Back in the summer, the UK’s High Court overturned legislation allowing citizens to duplicate copyrighted material for personal use. The British government has now accepted this ruling, meaning that the private-copying exception to anti-piracy laws no longer applies – and the government will not attempt to reintroduce it.
This means that we’re back where we started: doing something as simple as ripping a CD, backing-up your music to Time Machine or uploading it to a cloud service is once more illegal, reports copyright blog 1709.
So where does this leave ordinary users in the UK? Clearly some will have been unaware of the introduction of the exception last year, and possibly a larger minority will have been unaware of the rescinding of the exception, so they will no doubt continue to format shift their personally owned music and store tracks on the cloud in blissful ignorance that that is not legal in most cases.
It also means that Apple may need to change the terms of both iTunes Match and Apple Music in the UK.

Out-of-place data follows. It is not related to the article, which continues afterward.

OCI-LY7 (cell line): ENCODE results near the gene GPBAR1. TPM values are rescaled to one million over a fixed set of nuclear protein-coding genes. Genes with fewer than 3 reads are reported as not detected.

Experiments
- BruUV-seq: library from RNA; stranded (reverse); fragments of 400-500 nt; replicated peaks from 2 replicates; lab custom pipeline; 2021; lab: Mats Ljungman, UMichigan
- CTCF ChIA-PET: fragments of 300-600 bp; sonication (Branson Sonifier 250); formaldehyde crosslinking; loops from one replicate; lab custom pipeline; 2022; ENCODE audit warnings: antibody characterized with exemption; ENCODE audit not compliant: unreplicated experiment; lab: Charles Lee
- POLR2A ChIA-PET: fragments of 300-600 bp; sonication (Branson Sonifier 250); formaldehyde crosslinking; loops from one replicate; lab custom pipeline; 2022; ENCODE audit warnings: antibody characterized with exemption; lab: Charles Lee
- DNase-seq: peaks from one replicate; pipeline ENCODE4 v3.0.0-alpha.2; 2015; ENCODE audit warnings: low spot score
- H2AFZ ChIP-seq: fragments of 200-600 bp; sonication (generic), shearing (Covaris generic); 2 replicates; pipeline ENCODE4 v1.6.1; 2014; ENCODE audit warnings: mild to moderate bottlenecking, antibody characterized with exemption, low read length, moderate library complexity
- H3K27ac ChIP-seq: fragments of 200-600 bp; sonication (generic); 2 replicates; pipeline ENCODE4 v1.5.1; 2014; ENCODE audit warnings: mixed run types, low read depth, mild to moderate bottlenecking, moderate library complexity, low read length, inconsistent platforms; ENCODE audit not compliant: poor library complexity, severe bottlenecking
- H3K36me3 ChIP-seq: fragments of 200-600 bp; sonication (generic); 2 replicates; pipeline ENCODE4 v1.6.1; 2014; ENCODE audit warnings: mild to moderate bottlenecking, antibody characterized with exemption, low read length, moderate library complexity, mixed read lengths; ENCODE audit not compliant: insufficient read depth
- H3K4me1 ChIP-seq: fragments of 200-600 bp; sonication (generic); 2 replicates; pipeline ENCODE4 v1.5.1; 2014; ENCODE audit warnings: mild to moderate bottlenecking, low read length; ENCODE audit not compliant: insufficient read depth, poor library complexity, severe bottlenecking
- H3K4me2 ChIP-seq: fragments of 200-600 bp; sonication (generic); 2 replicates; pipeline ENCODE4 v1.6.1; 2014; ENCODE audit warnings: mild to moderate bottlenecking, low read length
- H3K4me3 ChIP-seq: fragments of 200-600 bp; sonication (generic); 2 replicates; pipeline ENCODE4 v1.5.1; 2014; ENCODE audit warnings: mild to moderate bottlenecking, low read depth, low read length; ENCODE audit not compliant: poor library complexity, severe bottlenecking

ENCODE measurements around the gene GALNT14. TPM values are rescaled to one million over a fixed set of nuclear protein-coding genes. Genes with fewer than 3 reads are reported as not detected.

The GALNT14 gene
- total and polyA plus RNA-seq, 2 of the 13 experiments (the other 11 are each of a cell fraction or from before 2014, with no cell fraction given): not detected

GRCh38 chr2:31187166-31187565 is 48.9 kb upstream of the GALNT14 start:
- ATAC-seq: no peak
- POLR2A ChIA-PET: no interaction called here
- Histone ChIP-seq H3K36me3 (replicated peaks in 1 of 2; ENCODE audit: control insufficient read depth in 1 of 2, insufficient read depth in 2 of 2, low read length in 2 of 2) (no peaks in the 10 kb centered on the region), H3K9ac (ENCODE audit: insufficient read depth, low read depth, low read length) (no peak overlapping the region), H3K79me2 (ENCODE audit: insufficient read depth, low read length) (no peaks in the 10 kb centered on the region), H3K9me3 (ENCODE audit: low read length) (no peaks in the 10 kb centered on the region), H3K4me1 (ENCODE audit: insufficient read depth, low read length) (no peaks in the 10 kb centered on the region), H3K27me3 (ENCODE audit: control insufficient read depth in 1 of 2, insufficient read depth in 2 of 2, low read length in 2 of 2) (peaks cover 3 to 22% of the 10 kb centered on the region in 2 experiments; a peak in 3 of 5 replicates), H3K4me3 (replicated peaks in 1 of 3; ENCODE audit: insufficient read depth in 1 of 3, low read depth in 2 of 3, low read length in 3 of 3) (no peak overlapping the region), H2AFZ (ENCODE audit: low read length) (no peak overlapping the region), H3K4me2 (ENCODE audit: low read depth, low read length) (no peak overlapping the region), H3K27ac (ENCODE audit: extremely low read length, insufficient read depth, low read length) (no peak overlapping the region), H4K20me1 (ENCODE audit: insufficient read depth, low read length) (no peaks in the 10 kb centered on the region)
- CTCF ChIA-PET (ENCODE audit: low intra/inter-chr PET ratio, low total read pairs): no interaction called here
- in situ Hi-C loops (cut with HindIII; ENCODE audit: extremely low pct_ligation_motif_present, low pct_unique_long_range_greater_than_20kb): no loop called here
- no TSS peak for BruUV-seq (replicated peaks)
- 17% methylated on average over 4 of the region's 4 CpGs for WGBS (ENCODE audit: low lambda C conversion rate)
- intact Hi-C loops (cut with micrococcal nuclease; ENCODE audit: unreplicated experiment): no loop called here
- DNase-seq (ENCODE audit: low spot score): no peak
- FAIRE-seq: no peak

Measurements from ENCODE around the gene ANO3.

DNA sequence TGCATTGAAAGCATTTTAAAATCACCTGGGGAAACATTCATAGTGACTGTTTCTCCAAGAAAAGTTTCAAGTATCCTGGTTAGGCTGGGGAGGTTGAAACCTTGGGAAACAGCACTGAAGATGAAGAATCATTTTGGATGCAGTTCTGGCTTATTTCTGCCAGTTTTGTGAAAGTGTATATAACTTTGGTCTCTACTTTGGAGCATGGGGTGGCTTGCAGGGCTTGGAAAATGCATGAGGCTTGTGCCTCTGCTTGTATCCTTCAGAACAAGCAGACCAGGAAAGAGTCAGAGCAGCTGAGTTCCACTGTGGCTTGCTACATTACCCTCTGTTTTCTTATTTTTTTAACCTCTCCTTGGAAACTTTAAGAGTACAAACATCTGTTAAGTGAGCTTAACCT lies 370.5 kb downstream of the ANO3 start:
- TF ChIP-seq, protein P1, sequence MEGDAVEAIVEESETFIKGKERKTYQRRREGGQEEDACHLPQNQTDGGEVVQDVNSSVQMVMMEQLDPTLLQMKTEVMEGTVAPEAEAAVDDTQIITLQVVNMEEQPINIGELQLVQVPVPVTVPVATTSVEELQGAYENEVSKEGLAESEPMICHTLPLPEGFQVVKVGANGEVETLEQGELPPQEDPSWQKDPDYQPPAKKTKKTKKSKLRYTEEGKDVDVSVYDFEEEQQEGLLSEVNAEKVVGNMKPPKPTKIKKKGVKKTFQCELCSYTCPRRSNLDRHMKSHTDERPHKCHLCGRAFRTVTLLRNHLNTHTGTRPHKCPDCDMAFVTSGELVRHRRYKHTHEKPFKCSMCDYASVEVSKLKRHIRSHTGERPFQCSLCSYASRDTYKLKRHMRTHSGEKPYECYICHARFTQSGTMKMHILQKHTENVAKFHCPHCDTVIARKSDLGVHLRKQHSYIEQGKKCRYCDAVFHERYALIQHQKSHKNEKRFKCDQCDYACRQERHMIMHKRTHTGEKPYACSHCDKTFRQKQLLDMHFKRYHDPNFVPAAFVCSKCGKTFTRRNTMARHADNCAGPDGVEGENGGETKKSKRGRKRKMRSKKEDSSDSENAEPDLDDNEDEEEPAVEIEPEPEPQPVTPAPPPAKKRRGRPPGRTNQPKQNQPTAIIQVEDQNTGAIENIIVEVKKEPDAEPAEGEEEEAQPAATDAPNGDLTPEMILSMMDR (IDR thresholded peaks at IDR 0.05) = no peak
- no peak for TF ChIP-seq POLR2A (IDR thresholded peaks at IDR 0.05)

Operators of cloud services may face pressure to amend their terms of service to reflect the new status quo, and some streaming services may be forced to tighten up their procedures to prevent users from creating multiple copies of the same download.
Yep, technically you can’t have the same music on your iPhone and Mac …
It seems unlikely that anyone will actually enforce the law, but these days, who knows. Just as plastic bags come with warnings that they should be kept out of the hands of infants, technology should come with a warning that it should be kept out of the hands of governments.